Some advisers worry about elderly or infirm clients. If elderly clients need a home visit then so be it but do not take it for granted that this is what they all want. One adviser we work with discovered that his elderly clients enjoyed an excuse to get out of the house for the day as long as they did not have to travel during the morning or afternoon rush hours.

The office environment

If you do not have decent offices, make a plan to correct this at the first available opportunity. If your offices are just average, ask an interior design team to assist in creating the right image for your firm. It does not have to cost a fortune. The best marketing firms will do it for you as part of a brand overhaul when they consider the new logo, website, brochures etc.

If your clients who are spread across the UK for historical reasons, you can still control the environment by renting space in the nearest town or a location that is close enough to your clients. This not only enables you to see them on your own turf, but also means that on a road trip you can schedule back-to-back meetings in one location to maximise use of your time.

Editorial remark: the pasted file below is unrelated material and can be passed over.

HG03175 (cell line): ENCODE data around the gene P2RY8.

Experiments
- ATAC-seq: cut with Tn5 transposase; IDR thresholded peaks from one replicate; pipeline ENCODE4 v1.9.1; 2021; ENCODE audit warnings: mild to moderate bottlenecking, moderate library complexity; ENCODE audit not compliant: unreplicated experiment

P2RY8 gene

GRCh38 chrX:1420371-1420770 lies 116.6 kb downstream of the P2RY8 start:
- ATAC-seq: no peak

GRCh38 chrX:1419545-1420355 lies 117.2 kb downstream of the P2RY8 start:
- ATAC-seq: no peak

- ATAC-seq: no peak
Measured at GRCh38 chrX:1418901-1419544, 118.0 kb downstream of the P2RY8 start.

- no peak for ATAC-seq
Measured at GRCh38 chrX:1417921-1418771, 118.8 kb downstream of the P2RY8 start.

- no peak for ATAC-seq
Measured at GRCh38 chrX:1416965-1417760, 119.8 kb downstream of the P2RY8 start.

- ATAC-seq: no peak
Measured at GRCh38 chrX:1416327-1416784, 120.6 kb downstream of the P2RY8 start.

The only exception to this rule might be for employee benefits and group work for which you tend to see the finance director or managing director at their workplace. However, if one of the senior people at the company wants individual advice, make them come to you for all the reasons outlined above.

Brett Davidson is chief executive at FP Advance.

Read the first nine parts of this series:

1. How to create a great client experience.

2. Why you must make clients aware of how hard you work.

3.Why you should create a perception of quality for clients.

4. Always demonstrate your value in cash.

5. How to improve the quality of client contact.

6. Why attention to detail matters to clients.

7. Tool up so you can anticipate clients’ needs.

8. Give clients a better service than they expect.

9. Education is essential to a quality client service.